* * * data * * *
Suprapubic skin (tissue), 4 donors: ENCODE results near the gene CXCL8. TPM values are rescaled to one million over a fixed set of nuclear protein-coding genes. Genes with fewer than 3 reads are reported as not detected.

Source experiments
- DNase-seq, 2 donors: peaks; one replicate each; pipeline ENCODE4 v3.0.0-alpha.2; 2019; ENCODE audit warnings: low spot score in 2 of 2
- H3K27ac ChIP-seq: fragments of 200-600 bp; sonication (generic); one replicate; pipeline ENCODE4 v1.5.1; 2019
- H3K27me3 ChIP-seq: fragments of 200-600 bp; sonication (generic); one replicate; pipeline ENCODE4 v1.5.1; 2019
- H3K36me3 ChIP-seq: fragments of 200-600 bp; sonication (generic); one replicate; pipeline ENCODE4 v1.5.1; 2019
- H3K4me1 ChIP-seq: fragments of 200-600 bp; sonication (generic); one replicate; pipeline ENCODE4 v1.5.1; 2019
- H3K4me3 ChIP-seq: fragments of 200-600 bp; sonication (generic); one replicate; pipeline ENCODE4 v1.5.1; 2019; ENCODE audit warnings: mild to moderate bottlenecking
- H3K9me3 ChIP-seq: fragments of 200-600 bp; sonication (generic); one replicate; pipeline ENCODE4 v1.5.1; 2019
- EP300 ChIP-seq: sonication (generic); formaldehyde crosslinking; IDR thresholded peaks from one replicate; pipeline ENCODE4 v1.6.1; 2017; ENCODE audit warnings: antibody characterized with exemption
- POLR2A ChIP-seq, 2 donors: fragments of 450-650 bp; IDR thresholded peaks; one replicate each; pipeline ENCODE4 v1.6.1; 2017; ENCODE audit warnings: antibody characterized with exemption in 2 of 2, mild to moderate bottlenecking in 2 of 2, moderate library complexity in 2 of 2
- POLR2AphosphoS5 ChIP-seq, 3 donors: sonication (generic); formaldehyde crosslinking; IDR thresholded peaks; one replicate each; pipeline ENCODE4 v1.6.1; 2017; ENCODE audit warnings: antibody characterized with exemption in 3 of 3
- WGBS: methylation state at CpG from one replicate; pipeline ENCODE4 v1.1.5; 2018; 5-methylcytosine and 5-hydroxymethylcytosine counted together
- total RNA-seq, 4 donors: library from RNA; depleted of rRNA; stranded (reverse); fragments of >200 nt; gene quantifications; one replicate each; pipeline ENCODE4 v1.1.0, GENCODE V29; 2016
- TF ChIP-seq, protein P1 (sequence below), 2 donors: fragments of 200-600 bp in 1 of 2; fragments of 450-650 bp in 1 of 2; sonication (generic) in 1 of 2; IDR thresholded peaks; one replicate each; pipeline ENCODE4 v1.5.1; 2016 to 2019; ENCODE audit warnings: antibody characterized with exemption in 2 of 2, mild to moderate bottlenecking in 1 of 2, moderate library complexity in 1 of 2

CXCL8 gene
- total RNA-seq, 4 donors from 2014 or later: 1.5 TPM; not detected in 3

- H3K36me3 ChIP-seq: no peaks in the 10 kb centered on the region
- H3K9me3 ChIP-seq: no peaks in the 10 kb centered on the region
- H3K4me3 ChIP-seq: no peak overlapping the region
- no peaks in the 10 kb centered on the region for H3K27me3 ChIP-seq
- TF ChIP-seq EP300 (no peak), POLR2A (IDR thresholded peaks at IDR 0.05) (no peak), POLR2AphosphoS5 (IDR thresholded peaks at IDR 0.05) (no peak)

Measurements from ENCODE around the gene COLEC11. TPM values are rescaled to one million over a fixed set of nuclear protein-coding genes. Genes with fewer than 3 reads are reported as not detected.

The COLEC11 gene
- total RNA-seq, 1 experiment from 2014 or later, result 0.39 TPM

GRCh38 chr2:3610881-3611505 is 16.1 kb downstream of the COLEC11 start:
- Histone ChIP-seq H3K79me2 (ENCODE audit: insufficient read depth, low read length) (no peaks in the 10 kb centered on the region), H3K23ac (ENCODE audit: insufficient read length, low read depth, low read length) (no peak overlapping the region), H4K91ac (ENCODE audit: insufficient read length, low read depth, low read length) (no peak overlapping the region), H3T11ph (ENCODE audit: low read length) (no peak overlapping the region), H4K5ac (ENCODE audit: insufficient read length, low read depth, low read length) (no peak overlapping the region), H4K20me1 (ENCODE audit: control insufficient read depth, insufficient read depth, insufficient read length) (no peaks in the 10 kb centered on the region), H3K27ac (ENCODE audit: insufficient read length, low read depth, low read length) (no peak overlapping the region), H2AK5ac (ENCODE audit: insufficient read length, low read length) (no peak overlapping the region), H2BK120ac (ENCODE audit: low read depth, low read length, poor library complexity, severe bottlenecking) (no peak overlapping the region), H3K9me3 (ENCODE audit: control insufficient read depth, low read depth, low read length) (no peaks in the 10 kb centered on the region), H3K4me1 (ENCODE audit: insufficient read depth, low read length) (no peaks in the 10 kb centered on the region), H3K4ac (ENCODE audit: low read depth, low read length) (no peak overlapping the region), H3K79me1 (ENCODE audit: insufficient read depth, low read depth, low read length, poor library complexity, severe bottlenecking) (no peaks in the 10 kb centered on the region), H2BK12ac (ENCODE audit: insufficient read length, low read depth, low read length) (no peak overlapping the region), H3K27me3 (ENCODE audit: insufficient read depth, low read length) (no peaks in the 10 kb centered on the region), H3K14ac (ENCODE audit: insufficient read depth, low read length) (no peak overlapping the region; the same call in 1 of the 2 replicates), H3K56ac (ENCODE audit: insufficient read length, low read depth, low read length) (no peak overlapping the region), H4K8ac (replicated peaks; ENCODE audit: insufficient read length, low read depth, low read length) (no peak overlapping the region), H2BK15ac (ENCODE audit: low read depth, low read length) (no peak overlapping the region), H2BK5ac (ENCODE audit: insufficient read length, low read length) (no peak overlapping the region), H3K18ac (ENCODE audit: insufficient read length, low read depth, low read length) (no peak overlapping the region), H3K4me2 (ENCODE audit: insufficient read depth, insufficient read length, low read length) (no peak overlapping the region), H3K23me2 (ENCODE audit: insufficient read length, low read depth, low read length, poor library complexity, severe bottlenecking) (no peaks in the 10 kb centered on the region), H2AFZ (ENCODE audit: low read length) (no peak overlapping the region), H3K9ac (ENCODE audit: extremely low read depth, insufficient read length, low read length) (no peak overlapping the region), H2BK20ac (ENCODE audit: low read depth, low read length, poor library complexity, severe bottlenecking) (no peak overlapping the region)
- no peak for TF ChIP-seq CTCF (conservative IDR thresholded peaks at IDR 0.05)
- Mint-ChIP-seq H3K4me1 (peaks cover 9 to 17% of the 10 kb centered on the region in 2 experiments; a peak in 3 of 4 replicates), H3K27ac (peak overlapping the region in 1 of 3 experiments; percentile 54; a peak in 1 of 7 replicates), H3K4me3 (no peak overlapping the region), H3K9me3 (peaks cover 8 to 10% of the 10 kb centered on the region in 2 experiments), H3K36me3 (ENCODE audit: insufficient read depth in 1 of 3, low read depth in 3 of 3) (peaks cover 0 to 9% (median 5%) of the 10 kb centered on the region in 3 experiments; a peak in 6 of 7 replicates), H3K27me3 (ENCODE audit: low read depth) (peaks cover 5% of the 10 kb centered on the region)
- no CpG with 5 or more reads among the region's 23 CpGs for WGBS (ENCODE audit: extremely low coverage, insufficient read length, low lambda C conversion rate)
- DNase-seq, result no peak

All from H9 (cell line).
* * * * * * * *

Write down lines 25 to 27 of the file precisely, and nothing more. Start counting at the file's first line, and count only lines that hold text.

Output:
- total RNA-seq, 1 experiment from 2014 or later, result 0.39 TPM

GRCh38 chr2:3610881-3611505 is 16.1 kb downstream of the COLEC11 start:
- Histone ChIP-seq H3K79me2 (ENCODE audit: insufficient read depth, low read length) (no peaks in the 10 kb centered on the region), H3K23ac (ENCODE audit: insufficient read length, low read depth, low read length) (no peak overlapping the region), H4K91ac (ENCODE audit: insufficient read length, low read depth, low read length) (no peak overlapping the region), H3T11ph (ENCODE audit: low read length) (no peak overlapping the region), H4K5ac (ENCODE audit: insufficient read length, low read depth, low read length) (no peak overlapping the region), H4K20me1 (ENCODE audit: control insufficient read depth, insufficient read depth, insufficient read length) (no peaks in the 10 kb centered on the region), H3K27ac (ENCODE audit: insufficient read length, low read depth, low read length) (no peak overlapping the region), H2AK5ac (ENCODE audit: insufficient read length, low read length) (no peak overlapping the region), H2BK120ac (ENCODE audit: low read depth, low read length, poor library complexity, severe bottlenecking) (no peak overlapping the region), H3K9me3 (ENCODE audit: control insufficient read depth, low read depth, low read length) (no peaks in the 10 kb centered on the region), H3K4me1 (ENCODE audit: insufficient read depth, low read length) (no peaks in the 10 kb centered on the region), H3K4ac (ENCODE audit: low read depth, low read length) (no peak overlapping the region), H3K79me1 (ENCODE audit: insufficient read depth, low read depth, low read length, poor library complexity, severe bottlenecking) (no peaks in the 10 kb centered on the region), H2BK12ac (ENCODE audit: insufficient read length, low read depth, low read length) (no peak overlapping the region), H3K27me3 (ENCODE audit: insufficient read depth, low read length) (no peaks in the 10 kb centered on the region), H3K14ac (ENCODE audit: insufficient read depth, low read length) (no peak overlapping the region; the same call in 1 of the 2 replicates), H3K56ac (ENCODE audit: insufficient read length, low read depth, low read length) (no peak overlapping the region), H4K8ac (replicated peaks; ENCODE audit: insufficient read length, low read depth, low read length) (no peak overlapping the region), H2BK15ac (ENCODE audit: low read depth, low read length) (no peak overlapping the region), H2BK5ac (ENCODE audit: insufficient read length, low read length) (no peak overlapping the region), H3K18ac (ENCODE audit: insufficient read length, low read depth, low read length) (no peak overlapping the region), H3K4me2 (ENCODE audit: insufficient read depth, insufficient read length, low read length) (no peak overlapping the region), H3K23me2 (ENCODE audit: insufficient read length, low read depth, low read length, poor library complexity, severe bottlenecking) (no peaks in the 10 kb centered on the region), H2AFZ (ENCODE audit: low read length) (no peak overlapping the region), H3K9ac (ENCODE audit: extremely low read depth, insufficient read length, low read length) (no peak overlapping the region), H2BK20ac (ENCODE audit: low read depth, low read length, poor library complexity, severe bottlenecking) (no peak overlapping the region)